Popular Science Monthly/Volume 16/March 1880/Water as Fuel

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THE satyr in the fable was not more scandalized at the man who blew hot and cold with the same breath, to warm his fingers and to cool his porridge, than the old acquaintances of water as the natural cooler and refresher of the world have been to find it artificially asserted as supreme in the opposite office of heating. It may well seem the extreme of paradox that the same element which tempers the excess of both solar and animal heat should also become the great source of supply for their deficiency. And yet why should not the universal absorbent of this power be made to restore it? We have long known that water is but the fuel of the universe as transformed by combustion—a cold residual of a cosmic conflagration that still rages in the central mass of our system, and has hardly subsided as yet in its principal fragments.

Hydrogen—the "water-parent," or distinctive element of water, as its name imports—may be regarded, metaphorically at least, as a metal, which no degree of cold in nature, or where life exists, can reduce to the density of a liquid. It oxidizes so eagerly, and in such infinite abundance, as to be the only combustible comparatively worth mentioning: nowhere to be found, in fact, but in vehement combustion or in its cold result as water, unless where locked in the embrace of its secondary affinity, carbon, in the various oily products of organic life. In the latter condition—the hydrocarbons—hydrogen is protected from the all-devourer, oxygen, and enters into innumerable uses. As the inflammable ingredient of wood, of bituminous coal, of petroleum and other vegetable and animal oils, we have it sealed up by Providence, as it were, for a temporary and portable fuel, pending the full development of man's proper authority over the elements—temporary, for it has long been a source of anxiety to economists that the resources of forests and coal-fields are so finite and their prospect of exhaustion so definite. It is evident from the coal "measures" that man was never intended to remain dependent on what he could pick up ready made for his needs, in respect of fuel any more than of other things; albeit this provisional supply for his infancy was made ample and accessible above all others. Even the novel service of carbon (which we shall observe more particularly further on) in smelting hydrogen "ore" from the vast mines of lake and ocean—as it does also the oxides of other metals from telluric mines—bids fair to be divided with some more unlimited artificial agency in due time. To the present time carbon, diffused and heated to intense brilliancy in burning hydrogen, has been our only artificial illuminant on a practical scale. And yet it now seems likely enough to be superseded in this office also, at no distant day, by fixed illuminators excited by the combustion of hydrogen or the force of electricity.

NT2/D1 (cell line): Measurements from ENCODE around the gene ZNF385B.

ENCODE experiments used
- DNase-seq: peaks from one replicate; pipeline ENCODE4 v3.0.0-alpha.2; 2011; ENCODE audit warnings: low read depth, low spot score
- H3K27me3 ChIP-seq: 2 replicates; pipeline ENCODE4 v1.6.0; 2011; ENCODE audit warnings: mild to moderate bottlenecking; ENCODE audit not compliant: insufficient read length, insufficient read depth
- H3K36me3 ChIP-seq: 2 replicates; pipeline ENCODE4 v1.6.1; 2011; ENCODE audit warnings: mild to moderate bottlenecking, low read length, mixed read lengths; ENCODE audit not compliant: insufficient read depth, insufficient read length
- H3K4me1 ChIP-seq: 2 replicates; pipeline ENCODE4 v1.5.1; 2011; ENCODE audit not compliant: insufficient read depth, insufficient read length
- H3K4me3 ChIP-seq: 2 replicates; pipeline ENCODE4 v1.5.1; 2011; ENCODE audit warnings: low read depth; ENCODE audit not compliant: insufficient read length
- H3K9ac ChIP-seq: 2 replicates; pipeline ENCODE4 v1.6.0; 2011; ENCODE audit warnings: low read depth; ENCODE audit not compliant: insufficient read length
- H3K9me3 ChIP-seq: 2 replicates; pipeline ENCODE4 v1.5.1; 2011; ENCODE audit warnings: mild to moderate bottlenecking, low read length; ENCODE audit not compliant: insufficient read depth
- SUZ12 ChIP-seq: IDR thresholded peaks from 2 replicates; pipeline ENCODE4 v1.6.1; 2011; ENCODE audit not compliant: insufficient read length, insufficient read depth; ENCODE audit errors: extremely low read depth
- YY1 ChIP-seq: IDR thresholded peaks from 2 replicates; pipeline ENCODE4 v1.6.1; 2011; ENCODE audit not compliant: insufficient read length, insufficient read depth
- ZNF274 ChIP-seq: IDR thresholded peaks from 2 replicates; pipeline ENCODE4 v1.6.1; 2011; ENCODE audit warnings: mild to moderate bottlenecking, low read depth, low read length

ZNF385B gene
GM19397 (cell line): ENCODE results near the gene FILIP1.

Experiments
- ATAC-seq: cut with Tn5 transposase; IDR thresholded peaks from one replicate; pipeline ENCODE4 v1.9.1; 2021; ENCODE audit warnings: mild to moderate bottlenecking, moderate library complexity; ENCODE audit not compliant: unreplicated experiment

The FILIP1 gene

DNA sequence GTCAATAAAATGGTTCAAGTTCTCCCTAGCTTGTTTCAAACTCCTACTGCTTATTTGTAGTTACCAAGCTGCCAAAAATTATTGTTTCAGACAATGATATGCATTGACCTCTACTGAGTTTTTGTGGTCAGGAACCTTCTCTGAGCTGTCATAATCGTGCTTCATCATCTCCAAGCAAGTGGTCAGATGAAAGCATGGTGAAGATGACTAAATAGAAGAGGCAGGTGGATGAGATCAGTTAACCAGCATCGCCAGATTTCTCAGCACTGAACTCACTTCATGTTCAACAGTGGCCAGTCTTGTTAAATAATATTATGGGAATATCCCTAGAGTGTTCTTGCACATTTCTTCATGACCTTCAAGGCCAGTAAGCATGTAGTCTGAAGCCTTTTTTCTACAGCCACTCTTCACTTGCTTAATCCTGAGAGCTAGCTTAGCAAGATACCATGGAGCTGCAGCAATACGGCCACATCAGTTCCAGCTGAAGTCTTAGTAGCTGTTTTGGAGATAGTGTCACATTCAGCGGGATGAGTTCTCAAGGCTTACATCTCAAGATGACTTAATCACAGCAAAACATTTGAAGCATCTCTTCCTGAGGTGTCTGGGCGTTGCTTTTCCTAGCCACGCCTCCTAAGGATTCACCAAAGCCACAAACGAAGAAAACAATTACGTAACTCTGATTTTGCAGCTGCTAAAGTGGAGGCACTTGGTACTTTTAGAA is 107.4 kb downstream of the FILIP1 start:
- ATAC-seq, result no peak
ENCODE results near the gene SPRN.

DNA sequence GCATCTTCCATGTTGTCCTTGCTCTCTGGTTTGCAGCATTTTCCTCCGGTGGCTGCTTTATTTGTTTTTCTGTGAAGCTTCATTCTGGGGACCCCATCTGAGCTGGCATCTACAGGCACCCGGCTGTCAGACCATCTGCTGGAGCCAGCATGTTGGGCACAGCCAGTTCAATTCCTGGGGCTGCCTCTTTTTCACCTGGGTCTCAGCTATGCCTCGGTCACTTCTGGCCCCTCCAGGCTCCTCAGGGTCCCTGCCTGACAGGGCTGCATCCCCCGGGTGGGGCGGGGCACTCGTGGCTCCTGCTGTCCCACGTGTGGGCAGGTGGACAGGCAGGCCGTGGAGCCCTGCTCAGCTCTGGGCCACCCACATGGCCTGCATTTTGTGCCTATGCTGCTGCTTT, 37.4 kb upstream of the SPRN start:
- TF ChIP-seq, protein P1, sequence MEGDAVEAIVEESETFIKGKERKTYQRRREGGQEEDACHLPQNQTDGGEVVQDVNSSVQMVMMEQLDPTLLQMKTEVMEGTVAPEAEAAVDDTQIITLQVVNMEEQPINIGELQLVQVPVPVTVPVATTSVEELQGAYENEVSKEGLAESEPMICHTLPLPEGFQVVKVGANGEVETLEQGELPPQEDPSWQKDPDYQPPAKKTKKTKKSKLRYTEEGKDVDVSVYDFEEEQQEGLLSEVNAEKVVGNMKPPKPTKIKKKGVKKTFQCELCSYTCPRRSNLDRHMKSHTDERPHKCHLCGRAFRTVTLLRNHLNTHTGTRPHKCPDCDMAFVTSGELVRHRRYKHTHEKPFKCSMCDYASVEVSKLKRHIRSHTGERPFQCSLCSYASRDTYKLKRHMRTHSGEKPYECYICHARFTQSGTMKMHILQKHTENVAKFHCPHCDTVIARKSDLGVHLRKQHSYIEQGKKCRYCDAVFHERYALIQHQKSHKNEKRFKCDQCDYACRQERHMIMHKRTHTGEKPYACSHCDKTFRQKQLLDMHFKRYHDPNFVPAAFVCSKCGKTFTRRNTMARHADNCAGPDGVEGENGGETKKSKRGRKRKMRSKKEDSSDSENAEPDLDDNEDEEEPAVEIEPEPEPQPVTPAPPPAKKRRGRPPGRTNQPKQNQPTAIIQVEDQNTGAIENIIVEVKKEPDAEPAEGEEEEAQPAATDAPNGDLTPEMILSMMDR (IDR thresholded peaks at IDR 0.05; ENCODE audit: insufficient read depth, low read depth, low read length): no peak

The better hydrogen becomes known, therefore, the more interesting and important to us it is found beyond all other elements, oxygen scarce excepted. To all the vital and delightful uses of water, as we have seen, it adds also those of light and heat. For, although scarcely luminous in itself, hydrogen is a principal source of the heat which makes other substances luminous, and is thus a chief condition of illumination. Terrestrial flame is generally hydrogen gas in the act of combustion, colored and made brilliant with white-hot carbon also oxidizing. Carbon may therefore be called a diffused illuminant, and the only one of any importance available at a living temperature, although in the terrific conflagration of the sun all things, even the most stable, are diffused in gaseous incandescence. The more stable substances that maintain their solid form in the comparatively moderate terrestrial heat of burning hydrogen until they become intensely bright are called fixed illuminators. Progressive examples may be cited: in platinum, the most non-fusible of metals, which endures and emits in light the intensity of hydrogen burning in air; and in lime, a still more refractory substance, which glows with dazzling power in the fierce combustion of hydrogen with pure oxygen, commonly known under the name of calcium light.

If Mr. Lockyer should succeed in verifying his startling hypothesis that hydrogen may be in fact the only thing in the material universe—not the water-parent only, but the all-parent—our present celebration of this great element would prove neither inopportune nor inordinate!